If you’re big into makeup like me, you already know all about the Anastasia Beverly Hills Subculture Palette. This palette was released in July 2017, and there was ALOT of talk around it. I have never owned any Anastasia eyeshadow products, and before this palette was even released, I told myself I could purchase the next palette they released. Enter the Anastasia Beverly Hills Subculture Palette. I saw photos of these shadows, and wasn’t all that impressed. The shades were pretty dark and not really up my alley, so I decided to pass on purchasing.
And boy was I glad I passed on buying this palette! The controversy that followed was INSANE! Everyone on Instagram and YouTube was talking terribly about the pigment, the fall out, the lack of blendability, you name it! So why do I have this palette you ask? Well, I fell for Sephora’s Boxing Day sale (this palette was $35, regular $55). I saw that the palette was marked down, and figured, what the hell! I had heard that they reformulated the shadows, so I thought I’d give the Anastasia Beverly Hills Subculture Palette the benefit of the doubt, and here we are!
This was one of my favourite looks I created using the Anastasia Beverly Hills Subculture Palette. I started with Mercury in the crease, which was super pigmented, and probably could have used a lighter hand (lol!). I took a little of Untamed and Axis (both blues) to mix into the outer V and a little on the lower lash line. I then attempted to add Cube to my inner corner, but this shade really has zero pigment. I liked the look of this, but realistically, how often can I wear blue shadow?
I was really attracted to the army green shade, Destiny, in this palette and wanted to create a special look. Starting with Dawn and New Wave, I then added Destiny into the outer corner and crease. One of the problems with this palette is that it really lacks in shimmer shades. To get the effect I wanted in the inner corner, I had to use a shade from a different palette. I did like this look, but the green shade looks very muddy and not blended properly.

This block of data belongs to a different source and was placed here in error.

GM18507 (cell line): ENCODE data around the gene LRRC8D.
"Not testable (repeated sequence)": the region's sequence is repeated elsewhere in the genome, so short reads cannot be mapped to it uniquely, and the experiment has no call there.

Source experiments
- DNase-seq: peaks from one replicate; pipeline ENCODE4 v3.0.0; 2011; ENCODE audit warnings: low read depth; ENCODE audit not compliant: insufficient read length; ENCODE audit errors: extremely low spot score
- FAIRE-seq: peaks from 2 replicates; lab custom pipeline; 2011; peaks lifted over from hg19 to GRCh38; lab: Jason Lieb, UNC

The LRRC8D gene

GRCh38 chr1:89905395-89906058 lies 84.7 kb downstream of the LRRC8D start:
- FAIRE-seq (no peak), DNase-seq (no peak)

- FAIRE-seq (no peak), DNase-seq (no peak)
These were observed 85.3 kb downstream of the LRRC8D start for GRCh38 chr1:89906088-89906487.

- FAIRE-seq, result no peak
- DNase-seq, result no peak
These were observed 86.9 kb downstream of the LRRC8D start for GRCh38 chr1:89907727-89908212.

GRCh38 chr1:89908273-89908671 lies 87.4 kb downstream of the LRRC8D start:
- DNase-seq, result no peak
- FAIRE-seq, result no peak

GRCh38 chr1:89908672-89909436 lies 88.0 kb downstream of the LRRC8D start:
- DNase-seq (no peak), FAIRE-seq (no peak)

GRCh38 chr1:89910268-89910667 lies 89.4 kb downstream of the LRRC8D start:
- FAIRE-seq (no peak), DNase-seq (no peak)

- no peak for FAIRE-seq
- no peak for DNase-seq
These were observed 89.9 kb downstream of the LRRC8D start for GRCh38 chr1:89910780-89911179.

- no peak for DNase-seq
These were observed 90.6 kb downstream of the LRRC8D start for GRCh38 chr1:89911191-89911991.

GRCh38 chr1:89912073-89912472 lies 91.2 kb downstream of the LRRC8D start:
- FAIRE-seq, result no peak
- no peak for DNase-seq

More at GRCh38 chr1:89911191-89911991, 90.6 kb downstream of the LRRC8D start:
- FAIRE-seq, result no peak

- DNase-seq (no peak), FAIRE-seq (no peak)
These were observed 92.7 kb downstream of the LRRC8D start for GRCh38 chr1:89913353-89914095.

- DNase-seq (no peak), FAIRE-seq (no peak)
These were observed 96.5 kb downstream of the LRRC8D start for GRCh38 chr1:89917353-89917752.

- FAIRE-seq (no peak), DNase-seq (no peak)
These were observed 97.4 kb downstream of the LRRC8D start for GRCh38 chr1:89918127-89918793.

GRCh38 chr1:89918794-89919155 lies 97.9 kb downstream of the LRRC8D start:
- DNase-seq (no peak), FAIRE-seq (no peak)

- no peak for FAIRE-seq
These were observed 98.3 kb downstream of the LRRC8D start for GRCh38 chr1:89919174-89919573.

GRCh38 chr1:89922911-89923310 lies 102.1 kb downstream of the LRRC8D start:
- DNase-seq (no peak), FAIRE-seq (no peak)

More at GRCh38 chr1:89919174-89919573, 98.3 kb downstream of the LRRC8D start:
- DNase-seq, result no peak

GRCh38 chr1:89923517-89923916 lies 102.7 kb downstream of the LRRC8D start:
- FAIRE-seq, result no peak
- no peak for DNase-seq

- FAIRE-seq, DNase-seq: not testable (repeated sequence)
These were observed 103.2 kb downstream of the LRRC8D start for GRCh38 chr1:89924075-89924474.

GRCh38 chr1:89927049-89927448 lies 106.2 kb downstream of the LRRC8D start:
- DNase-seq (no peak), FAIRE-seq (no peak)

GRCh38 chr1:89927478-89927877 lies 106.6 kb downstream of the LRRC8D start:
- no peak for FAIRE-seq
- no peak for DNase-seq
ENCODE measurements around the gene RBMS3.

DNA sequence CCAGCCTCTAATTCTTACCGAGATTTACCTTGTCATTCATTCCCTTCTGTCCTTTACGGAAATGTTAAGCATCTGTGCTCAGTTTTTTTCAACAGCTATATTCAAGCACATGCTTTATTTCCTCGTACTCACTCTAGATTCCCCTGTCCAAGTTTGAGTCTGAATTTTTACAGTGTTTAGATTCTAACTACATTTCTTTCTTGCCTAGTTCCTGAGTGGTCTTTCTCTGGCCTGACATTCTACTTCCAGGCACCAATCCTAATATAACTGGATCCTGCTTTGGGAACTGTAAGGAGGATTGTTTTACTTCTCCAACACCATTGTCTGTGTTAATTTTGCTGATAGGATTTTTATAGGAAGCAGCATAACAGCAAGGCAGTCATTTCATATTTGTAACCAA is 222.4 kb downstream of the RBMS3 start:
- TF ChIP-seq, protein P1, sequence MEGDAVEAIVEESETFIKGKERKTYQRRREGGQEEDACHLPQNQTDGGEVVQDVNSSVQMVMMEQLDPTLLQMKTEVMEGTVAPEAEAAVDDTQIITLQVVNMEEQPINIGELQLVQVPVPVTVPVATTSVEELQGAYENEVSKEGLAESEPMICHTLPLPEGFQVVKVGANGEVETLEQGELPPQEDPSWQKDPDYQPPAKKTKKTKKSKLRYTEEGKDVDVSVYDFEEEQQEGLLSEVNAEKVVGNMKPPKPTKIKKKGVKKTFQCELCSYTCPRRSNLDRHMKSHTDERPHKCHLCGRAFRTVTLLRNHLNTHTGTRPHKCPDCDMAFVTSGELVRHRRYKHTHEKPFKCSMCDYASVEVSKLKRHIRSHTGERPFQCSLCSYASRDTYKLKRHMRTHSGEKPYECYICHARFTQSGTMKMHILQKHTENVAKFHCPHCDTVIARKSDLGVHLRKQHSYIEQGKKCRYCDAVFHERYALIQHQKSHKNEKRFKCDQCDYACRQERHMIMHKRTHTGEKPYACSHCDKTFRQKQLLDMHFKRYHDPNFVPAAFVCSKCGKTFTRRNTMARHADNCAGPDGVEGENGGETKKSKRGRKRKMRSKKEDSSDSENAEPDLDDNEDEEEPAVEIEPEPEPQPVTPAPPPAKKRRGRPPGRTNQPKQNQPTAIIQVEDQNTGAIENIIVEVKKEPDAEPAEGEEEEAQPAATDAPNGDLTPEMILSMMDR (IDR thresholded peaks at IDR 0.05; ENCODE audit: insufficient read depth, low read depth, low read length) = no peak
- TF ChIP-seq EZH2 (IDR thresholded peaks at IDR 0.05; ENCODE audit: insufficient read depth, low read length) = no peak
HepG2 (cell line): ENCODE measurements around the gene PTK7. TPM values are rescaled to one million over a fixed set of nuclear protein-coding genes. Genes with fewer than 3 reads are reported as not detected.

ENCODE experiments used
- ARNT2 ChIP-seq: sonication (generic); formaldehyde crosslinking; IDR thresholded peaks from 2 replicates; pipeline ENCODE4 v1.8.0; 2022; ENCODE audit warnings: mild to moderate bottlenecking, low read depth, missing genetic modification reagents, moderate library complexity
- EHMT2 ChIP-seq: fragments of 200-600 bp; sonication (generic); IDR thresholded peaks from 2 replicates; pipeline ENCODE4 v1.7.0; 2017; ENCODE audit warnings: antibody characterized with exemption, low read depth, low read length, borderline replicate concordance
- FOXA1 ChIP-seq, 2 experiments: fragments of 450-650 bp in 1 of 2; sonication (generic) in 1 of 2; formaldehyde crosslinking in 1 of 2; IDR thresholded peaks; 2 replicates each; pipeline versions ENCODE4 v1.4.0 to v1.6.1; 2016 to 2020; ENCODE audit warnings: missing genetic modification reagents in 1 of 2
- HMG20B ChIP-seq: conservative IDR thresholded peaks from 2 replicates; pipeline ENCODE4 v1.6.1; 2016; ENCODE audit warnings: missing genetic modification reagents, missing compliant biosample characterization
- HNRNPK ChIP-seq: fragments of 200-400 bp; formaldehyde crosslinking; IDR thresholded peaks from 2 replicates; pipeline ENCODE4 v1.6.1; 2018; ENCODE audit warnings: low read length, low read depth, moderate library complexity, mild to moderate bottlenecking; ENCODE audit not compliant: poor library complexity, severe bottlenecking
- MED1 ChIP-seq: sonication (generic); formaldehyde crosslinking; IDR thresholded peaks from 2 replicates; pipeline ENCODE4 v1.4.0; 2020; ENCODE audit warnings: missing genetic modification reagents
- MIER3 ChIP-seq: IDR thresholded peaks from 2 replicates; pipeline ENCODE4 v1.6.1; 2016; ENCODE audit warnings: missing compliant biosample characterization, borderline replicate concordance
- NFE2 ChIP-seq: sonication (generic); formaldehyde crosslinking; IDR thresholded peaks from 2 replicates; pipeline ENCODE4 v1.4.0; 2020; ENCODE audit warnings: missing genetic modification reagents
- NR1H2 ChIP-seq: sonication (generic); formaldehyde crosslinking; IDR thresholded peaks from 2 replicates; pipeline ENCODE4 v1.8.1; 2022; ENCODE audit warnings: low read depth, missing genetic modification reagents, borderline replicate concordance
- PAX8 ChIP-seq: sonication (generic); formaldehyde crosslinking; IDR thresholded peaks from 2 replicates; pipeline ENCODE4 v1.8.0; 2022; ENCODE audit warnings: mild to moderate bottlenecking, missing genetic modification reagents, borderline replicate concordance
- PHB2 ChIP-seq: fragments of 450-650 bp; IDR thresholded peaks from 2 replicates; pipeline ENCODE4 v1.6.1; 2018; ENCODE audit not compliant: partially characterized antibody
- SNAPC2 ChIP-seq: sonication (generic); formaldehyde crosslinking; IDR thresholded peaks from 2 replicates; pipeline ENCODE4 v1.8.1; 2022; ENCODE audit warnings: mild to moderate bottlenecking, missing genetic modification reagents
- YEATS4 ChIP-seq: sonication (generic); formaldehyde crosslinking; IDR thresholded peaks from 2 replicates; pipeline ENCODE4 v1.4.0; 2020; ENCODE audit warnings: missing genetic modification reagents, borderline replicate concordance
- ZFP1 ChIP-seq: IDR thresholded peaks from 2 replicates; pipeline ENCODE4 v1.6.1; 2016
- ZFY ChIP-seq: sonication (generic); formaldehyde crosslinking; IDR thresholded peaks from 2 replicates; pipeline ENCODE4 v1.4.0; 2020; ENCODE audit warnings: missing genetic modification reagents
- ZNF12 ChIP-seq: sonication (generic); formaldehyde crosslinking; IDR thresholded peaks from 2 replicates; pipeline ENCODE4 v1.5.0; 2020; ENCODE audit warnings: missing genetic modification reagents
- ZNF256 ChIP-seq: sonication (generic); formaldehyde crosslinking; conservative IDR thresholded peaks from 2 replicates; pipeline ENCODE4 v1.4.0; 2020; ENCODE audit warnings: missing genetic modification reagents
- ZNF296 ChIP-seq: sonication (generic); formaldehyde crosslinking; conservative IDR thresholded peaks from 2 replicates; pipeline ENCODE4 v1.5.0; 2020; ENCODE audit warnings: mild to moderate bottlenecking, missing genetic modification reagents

These two looks above are what I would call the “everyday” looks I created from the Anastasia Beverly Hills Subculture Palette. On the left, I used Dawn and New Wave in the crease, Fudge on the outer V and Adorn on the lid. On the right I used Dawn and New Wave in the crease, Electric on the lid and Fudge as the winged liner. Electric looks like an amazing colour, but again, barely any pigment! The shimmer shades in this palette are not great.
Lastly, I wanted to create a fun “going out” type look with the palette. I used New Wave in the crease, then layered on All Star and Rowdy to create this purple smokey eye. I really like the way it looks, but it isn’t clean enough for my liking, and the only thing to blame that on is the formula of the shadows.
All in all, this palette is just ok. When you swatch the shades on your hand, they’re super pigmented, but when you apply them with a brush, they muddy up, they don’t last all day, and don’t blend together to create the look you want. Not to mention, this palette includes a brush, and it barely works. When you tap your brush into any of the shadows, a cloud of pigment comes up, which I saw a lot of people complaining about online, it’s bearable, but why should I keep a palette like that in my collection? Final verdict? The Anastasia Beverly Hills Subculture Palette will be heading back to Sephora, which I purposely kept the box and receipt for.